A VALUE is a location in computer memory that stores DATA.
There are many kinds of values, including String, Number, Array, Date, ...
(The different kinds of values are called TYPES. Soon you will create your own types but for now, we will use the built-in ones.)
A number is what it sounds like -- any integer or decimal.
10 -12 3.14
A string is an object that's a collection of characters, like a word or a sentence.
"apple" "banana" "Cherry Pie"
A boolean is a value that is either
(It's named after George Boole, a 19th-century mathematician who invented Boolean algebra.)
Values can be combined or manipulated using operators, like...
- PLUS (
- TIMES (
- POWER (
- DOT (
An operator sends a message to the value
1 + 2sends the number
please add 2 to yourself.
Dot is a special operator that sends arbitrary messages; we will learn more about her later.
A simple expression (like a plain number or a string) evaluates to just that value.
A more complicated expression with operators keeps applying those operators until it gets down to a single value.
You can think of evaluation as asking and answering a question.
2 + 2 // Question: What is 2 + 2? 4 // Answer: 4 // Q: What is the all-caps version of the string "apple"? "apple".toUpperCase() // A: the string "APPLE" "APPLE"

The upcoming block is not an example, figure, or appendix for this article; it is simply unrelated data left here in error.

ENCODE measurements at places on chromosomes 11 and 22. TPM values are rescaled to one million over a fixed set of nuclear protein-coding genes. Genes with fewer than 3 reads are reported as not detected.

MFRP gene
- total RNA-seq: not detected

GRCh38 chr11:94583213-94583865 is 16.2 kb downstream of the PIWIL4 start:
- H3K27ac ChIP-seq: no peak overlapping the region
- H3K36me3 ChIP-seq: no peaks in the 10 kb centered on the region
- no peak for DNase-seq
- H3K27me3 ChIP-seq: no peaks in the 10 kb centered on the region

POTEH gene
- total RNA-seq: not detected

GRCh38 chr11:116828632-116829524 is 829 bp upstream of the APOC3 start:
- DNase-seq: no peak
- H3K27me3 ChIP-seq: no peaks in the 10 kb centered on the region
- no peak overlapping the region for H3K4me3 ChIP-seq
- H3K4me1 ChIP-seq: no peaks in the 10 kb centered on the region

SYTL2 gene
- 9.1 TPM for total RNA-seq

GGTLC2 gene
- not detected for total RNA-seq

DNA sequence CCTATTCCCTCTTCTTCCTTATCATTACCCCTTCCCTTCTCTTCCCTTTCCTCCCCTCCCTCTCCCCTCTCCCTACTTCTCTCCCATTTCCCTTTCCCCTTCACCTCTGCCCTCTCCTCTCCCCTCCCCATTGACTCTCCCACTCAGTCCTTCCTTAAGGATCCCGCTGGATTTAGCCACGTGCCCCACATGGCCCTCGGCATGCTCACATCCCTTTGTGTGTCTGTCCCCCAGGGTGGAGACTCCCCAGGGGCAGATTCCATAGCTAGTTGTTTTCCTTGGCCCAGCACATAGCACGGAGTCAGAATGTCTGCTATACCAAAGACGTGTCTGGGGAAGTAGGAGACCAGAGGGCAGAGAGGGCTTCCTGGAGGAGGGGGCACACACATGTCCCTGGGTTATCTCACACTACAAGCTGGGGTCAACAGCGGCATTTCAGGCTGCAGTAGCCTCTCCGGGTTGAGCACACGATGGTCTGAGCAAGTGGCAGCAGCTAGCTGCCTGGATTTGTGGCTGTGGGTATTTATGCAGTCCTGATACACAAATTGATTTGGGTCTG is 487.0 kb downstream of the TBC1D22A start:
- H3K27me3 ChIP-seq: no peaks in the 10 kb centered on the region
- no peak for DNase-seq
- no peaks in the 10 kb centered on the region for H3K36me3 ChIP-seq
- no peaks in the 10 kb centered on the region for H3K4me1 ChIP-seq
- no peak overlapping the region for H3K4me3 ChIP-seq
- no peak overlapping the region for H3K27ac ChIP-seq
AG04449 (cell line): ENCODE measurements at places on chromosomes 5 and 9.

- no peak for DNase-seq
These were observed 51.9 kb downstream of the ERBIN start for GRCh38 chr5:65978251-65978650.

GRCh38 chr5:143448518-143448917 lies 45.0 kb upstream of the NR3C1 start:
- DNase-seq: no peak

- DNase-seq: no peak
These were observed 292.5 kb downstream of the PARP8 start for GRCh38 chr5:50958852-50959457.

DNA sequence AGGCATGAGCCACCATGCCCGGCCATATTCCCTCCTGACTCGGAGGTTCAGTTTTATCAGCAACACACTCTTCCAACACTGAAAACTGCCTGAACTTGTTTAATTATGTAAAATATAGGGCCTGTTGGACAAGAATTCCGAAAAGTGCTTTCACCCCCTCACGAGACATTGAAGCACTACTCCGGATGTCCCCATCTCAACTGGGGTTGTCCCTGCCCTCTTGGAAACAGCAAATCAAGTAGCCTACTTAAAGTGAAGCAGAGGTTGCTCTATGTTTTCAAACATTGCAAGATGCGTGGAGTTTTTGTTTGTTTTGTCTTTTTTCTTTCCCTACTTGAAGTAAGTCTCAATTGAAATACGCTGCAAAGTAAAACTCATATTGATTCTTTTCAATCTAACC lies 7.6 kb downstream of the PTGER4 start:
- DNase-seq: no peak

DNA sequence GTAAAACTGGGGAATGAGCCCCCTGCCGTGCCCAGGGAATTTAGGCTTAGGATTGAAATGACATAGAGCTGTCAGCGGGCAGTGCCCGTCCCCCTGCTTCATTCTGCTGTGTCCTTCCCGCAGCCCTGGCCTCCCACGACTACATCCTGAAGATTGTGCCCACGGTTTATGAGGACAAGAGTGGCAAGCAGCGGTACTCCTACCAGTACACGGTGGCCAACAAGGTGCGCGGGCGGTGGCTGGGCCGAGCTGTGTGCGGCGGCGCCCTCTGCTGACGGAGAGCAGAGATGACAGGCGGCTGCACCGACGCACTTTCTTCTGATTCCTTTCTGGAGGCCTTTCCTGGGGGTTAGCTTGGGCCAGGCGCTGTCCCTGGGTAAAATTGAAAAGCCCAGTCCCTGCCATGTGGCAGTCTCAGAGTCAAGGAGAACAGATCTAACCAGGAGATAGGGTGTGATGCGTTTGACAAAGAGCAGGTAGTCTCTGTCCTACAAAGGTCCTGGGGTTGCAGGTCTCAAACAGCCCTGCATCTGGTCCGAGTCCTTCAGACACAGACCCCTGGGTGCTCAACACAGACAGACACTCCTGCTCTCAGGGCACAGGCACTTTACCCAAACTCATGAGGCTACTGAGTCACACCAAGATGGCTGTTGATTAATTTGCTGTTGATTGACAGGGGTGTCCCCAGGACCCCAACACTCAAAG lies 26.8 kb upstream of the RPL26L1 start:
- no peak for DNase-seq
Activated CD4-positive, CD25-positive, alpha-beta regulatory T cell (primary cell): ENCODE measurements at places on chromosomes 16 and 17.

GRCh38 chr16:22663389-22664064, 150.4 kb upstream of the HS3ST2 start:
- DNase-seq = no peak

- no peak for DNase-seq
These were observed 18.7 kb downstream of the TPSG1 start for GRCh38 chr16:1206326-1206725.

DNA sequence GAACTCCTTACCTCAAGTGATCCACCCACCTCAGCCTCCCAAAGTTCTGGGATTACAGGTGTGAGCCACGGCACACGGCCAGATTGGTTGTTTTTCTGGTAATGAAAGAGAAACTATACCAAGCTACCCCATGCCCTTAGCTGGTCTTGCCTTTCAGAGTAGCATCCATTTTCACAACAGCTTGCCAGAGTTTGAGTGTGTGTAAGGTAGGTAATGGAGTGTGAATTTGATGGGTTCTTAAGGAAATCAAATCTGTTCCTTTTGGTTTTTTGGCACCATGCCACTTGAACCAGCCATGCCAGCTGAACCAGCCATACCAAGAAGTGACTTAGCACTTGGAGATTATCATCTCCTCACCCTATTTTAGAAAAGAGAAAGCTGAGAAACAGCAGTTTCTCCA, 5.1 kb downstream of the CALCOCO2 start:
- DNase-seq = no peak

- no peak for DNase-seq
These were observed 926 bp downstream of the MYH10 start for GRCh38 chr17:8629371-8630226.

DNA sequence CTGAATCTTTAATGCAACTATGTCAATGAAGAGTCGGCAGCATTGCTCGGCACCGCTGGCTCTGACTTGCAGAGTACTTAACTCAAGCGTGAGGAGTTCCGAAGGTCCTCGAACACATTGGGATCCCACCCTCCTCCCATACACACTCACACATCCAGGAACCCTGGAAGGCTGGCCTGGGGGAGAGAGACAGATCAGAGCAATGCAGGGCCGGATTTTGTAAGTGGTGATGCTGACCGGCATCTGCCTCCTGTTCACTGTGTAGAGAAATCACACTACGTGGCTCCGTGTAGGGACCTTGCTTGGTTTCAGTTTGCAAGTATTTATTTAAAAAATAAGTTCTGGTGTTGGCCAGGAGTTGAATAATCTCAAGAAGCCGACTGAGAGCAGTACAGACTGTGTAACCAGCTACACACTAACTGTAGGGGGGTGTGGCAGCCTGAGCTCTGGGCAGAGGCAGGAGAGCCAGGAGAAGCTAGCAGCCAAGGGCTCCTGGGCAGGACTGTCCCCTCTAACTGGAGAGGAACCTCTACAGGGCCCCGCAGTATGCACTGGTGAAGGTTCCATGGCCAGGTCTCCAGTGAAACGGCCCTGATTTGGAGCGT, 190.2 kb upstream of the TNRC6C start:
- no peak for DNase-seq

We say that a statement evaluates to a value, as in "2 plus 2 evaluates to 4". You can also say "the value of 2 + 2 is 4" or "the return value of 2 + 2 is 4".
Sometimes the return value is the same as the original value.
4 * 1 // return value: 4
Sometimes the return value is a different value.
2 + 3 // return value: 5
Sometimes the return value is a different value and a different type.
"banana".length // return value: 6
Sometimes the return value is a magic value!
(5).length // return value: undefined 5 / 0 // return value: Infinity "cookie" * 10 // return value: NaN
LAB: Values: readings and exercises
- read Introduction
- read Values
- Work up to the exercise Add Two Numbers ... and feel free to continue on if you like.
- You can complete these exercises with or without a FreeCodeCamp account, but if you create one your progress will be recorded.
In these lessons, we often use comments to explain the result of executing the nearby code. In this case, we sometimes add an arrow to the comment: